CFP: C21 Special Issue: ‘Surveilling the Body: Ableism and Anglophone Literature’

Deadline for articles: 1 May 2019

C21 Special Issue: ‘Surveilling the Body: Ableism and Anglophone Literature’

Guest Edited by: Dr Susan Flynn and Dr Antonia Mackay

Call for Papers:

Surveillance Studies has made a substantial contribution to interrogations of human rights offences by helping to document instances of discrimination in recent times. Indeed, examinations of the ‘culture’ of surveillance have been useful in examining the myriad occasions of human rights offences in issues such as race (Browne 2012; Flynn and Mackay 2018), yet surveillance practices via literature, especially those associated with the discourse of ableism, have been largely ignored. This special issue aims to initiate new discussions of ableism in the discourses of surveillance through literature and engage with the issues of the non-normate body, particularly as surveillance uses the normalizing technologies of power to monitor, control and regulate behaviours and mobilities of certain bodies.

In contemporary literature, the forms of agency and subjectivity available to those who are outside the hegemonic ‘norm’ are often limited; literature is most often written with a mainstream readership in mind and thus can be read as deeply ‘ableist’. Interrogating instances of ableism in characterisation and in narrative arcs calls for an examination of how (unearned) privilege attaches to those who can conform to the supposed norm. Such a lens interrogates the status quo as opposed to seeking the ‘inclusion’ of persons with disabilities within extant social structures. This special issue is particularly concerned with twenty first century writing and its complex relationship both with surveillance and with representations of disability. We are aware of the tendency for dominant groups to project their own experiences as representative of all humanity thereby excluding other groups – we hope to preclude this by providing a broad range of readings and approaches from a diverse authorship. We are interested in readings of new texts which engage with the surveillance of disability or with radical readings of texts dealing with either intellectual, physical or acquired disability.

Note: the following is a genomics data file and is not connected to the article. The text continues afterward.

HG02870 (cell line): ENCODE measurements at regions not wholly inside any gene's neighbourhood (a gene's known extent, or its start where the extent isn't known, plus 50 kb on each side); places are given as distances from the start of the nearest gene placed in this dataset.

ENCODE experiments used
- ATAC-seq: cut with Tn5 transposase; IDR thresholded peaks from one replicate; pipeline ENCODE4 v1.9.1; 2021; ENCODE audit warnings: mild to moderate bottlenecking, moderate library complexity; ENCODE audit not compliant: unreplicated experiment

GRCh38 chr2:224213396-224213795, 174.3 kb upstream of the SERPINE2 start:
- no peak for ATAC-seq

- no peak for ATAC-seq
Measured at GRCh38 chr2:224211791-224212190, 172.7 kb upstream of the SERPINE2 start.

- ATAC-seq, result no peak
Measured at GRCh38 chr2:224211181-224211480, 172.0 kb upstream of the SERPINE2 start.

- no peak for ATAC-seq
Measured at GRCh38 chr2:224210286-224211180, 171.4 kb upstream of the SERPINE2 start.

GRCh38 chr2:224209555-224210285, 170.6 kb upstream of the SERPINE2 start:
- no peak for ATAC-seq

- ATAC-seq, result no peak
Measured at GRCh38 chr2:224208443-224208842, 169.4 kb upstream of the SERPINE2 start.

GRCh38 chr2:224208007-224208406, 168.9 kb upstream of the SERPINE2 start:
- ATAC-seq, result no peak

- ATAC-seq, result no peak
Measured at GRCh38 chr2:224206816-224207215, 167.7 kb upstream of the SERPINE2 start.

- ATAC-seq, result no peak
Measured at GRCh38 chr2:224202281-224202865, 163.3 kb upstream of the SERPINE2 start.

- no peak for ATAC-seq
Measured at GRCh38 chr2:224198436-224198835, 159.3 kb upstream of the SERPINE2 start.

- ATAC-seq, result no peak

Papers might include topics such as:

• The role of surveillance in (dis)abling bodies in contemporary fiction, poetry, short stories and drama
• The complexity of the representation of the corporeal body in Twenty-First Century Anglophone writings
• The manner in which surveillance can affect the marginalisation of groups of peoples in Anglophone literary discourse
• The hypervisibility of the body with disability in poetry, drama and written narratives
• Representations of surveilled spaces which impact upon the able and disabled characterisation of identity from within
contemporary settings
• Consideration of how the lens contributes to definitions of types of bodies in Anglophone writings
• Hypertextual readings of contemporary literature which contribute to the enabling of otherwise marginalised bodily
movement through narratoglical means
• The impact of gender/race/sexuality on surveilling the body
• The implications of ableist forms of surveillance in literature in our contemporary political climate
• Digital storytelling and the visibility of disability rights and culture
• Digital platforms as a means to re-vision the body with disability

Articles of 6000 – 8000 words along with a short bio (150 words) should be sent to Dr Susan Flynn ( and Dr Antonia Mackay ( by 1st May 2019.

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